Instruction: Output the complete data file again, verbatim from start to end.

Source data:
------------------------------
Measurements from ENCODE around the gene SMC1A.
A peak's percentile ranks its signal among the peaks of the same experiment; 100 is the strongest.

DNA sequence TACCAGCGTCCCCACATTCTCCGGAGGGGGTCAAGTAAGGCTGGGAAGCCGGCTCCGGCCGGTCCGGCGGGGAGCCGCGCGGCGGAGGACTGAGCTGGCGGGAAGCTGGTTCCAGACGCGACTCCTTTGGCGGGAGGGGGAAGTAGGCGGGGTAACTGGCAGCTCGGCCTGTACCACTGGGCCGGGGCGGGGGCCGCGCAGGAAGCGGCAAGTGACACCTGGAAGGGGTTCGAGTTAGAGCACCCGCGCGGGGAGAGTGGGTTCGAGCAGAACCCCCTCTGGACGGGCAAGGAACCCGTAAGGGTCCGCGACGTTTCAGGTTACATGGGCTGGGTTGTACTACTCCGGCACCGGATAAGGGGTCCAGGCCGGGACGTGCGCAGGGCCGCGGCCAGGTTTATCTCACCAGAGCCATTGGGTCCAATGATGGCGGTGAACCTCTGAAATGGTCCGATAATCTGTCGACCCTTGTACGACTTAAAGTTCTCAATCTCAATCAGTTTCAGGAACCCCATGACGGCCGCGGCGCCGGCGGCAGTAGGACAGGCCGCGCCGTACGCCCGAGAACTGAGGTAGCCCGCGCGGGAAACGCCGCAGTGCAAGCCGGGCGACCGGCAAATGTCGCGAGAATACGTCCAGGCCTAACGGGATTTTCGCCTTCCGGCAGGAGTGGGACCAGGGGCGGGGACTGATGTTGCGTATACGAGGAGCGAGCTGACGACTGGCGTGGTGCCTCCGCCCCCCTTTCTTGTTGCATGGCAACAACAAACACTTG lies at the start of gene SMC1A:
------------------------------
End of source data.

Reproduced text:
Measurements from ENCODE around the gene SMC1A.
A peak's percentile ranks its signal among the peaks of the same experiment; 100 is the strongest.

DNA sequence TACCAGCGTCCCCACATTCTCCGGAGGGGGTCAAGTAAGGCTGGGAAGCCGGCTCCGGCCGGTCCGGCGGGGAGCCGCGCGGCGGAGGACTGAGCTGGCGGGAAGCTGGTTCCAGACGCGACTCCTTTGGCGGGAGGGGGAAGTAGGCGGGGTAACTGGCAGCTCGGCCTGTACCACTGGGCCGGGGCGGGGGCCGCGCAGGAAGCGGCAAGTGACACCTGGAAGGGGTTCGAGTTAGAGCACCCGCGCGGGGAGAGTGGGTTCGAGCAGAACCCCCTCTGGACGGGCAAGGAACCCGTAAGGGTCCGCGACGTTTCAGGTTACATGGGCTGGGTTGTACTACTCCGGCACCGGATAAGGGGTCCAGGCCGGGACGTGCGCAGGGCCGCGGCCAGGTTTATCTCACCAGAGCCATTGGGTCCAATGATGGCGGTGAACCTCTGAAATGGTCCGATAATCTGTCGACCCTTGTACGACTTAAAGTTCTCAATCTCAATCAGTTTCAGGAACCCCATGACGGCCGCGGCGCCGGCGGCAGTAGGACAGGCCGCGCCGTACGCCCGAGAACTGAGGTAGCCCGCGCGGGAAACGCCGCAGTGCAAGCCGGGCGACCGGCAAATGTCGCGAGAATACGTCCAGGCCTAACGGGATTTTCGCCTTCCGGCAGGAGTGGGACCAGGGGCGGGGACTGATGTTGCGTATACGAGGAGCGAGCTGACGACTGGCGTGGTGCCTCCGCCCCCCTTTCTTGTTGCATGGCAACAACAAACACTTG lies at the start of gene SMC1A: